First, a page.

Swiss/UK secondments – the basics
A short guide to the key requirements to second workers from Switzerland to the UK and from the UK to Switzerland.
From Switzerland to the UK
If a business wants to second workers to the UK from overseas, there are a few hoops to jump through before the secondee applies for a Secondment visa. There are likely to be alternative visa options available instead of this visa that can meet your business needs. The core requirements of this visa are:
- The overseas business needs to have a high-value contract with a UK organisation
- The UK business needs to have a licence to sponsor workers under the ‘Global Business Mobility’ umbrella
- your secondees will need to work for you for more than 12 months outside the UK and be doing an eligible job in the UK
- Be willing to pay the visa and legal fees for a visa that can only be used for 2 years
High Value contract
A contract is deemed to be high value when the investment (or contracts for goods or services) is worth at least £10 million per year for 5 years or £50 million in total if the contract is for less than 5 years. The contract must be with an organisation that has a UK sponsor licence. The UK organisation can apply for the sponsor licence if needed using the high value contract.
The secondee must have worked for the overseas business for at least 12 months before applying for their visa and will be undertaking an eligible occupation in the UK from a specific list. The types of role eligible are professional positions where tertiary education is required.
UK fees include the sponsor licence fee of £536-£1476 depending on the size of the UK business, certificate of sponsorship fee of £21, visa application fee of £259 per secondee, immigration health surcharge of £624 per year as well as legal fees for advice and assistance with the application.
If you are considering entering into a high value contract that will require you to second your workers to the UK, please contact us to discuss this visa option and alternative visa options available to you.
The rules applying to the secondment of an employee by a UK company to Switzerland mainly depend on the duration of the employee’s stay.
Short stays (up to 90 days)
For missions up to 8 days, there is no duty of announcement to the authorities, except in certain areas where such duty starts from the first day (e.g. construction, catering).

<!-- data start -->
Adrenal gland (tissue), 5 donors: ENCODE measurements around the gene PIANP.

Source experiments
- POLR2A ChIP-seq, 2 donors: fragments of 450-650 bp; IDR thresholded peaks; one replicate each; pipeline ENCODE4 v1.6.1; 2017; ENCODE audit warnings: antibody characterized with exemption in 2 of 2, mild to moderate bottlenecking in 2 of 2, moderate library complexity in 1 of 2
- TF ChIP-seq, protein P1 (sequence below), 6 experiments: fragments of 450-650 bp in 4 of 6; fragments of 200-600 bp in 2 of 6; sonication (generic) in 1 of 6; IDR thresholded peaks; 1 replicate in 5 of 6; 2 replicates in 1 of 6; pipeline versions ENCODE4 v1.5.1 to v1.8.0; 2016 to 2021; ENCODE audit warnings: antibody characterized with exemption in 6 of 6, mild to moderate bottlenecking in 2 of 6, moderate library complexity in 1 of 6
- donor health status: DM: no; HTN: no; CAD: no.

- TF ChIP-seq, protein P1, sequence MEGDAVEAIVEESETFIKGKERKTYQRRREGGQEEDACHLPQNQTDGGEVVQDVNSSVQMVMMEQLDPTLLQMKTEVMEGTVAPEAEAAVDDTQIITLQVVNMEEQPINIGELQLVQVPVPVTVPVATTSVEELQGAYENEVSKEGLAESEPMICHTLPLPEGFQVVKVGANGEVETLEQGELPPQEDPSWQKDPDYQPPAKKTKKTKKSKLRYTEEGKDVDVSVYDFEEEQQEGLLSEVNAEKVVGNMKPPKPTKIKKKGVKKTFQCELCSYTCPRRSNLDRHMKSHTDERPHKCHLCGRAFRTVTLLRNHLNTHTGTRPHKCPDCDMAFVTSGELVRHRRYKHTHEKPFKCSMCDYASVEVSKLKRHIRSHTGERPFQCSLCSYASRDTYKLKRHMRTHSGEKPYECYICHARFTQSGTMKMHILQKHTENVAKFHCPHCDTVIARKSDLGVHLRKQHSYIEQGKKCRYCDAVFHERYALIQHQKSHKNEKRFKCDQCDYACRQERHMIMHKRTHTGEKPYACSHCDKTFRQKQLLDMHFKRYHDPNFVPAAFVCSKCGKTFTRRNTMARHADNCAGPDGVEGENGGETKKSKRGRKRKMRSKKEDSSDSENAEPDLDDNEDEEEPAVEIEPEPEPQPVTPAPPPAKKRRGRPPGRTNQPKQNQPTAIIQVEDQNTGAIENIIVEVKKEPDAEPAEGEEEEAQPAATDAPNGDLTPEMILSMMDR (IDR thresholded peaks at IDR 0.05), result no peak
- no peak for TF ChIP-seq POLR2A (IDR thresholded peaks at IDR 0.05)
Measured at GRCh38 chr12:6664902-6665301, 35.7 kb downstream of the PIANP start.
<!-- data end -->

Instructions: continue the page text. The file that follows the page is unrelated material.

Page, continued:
For stays up to 90 days per calendar year, before the start of the assignment, the employer must notify the Swiss competent authority of:
- the identity and salary of persons seconded,
- the activity carried out in Switzerland, and;
- the place where the work will be carried out.
Upon request, the employer has to show proof of the mission to be carried out in Switzerland. The count of days is per day of presence of the company in Switzerland rather than per secondee (i.e. if 5 secondees of the company are present on the same day, only 1 day of the quota is used).
Long stays (more than 90 days)
An employee of a UK company can only be granted a work permit for secondment of more than 90 days in Switzerland if they are a manager, a specialist or another qualified worker and the mission serves the general interests of the Swiss economy.
Whilst not directly a secondment, it is possible for a UK company to transfer employees holding senior positions to a Swiss company of the same group when they are employed by the UK company for over 12 months. An employee transferred under this regime can only stay a maximum of 4 years in Switzerland.
Conditions applying to all types of stays
If the area of work is regulated by a collective agreement, the conditions set out in the agreement (e.g. salary) must be honoured. If no collective agreement applies, the usual salaries and other work conditions of the branch at the place of work must be honoured.
For more information on the above please contact Paul McCarthy, Christophe Levet, or your usual Charles Russell Speechlys contact.